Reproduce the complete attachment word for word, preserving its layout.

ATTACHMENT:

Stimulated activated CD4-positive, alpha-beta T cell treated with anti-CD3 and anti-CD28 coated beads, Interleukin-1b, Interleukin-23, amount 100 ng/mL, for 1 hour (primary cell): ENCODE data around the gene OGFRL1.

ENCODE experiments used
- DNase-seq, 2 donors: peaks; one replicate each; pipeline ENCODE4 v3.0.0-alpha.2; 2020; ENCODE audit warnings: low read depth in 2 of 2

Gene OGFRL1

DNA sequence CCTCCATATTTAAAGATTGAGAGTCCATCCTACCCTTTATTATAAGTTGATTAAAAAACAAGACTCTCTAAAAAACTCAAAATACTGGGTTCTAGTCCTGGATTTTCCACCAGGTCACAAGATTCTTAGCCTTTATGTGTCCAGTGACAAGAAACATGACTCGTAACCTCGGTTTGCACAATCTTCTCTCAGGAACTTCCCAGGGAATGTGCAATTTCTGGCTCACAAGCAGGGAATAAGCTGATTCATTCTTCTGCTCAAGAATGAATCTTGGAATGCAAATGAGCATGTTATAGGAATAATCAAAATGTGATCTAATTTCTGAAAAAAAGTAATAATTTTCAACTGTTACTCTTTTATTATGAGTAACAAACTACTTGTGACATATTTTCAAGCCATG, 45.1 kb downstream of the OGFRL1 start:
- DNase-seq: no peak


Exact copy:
Stimulated activated CD4-positive, alpha-beta T cell treated with anti-CD3 and anti-CD28 coated beads, Interleukin-1b, Interleukin-23, amount 100 ng/mL, for 1 hour (primary cell): ENCODE data around the gene OGFRL1.

ENCODE experiments used
- DNase-seq, 2 donors: peaks; one replicate each; pipeline ENCODE4 v3.0.0-alpha.2; 2020; ENCODE audit warnings: low read depth in 2 of 2

Gene OGFRL1

DNA sequence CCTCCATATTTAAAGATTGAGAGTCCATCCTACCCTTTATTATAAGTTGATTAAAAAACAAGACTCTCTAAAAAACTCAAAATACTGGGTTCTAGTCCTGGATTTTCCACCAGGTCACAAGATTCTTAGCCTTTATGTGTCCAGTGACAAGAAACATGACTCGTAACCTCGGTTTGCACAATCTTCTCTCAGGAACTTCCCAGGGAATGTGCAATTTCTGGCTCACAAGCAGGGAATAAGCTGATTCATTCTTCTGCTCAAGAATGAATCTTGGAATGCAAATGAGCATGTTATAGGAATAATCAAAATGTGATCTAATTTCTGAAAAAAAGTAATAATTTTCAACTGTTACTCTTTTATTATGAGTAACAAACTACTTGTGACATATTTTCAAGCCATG, 45.1 kb downstream of the OGFRL1 start:
- DNase-seq: no peak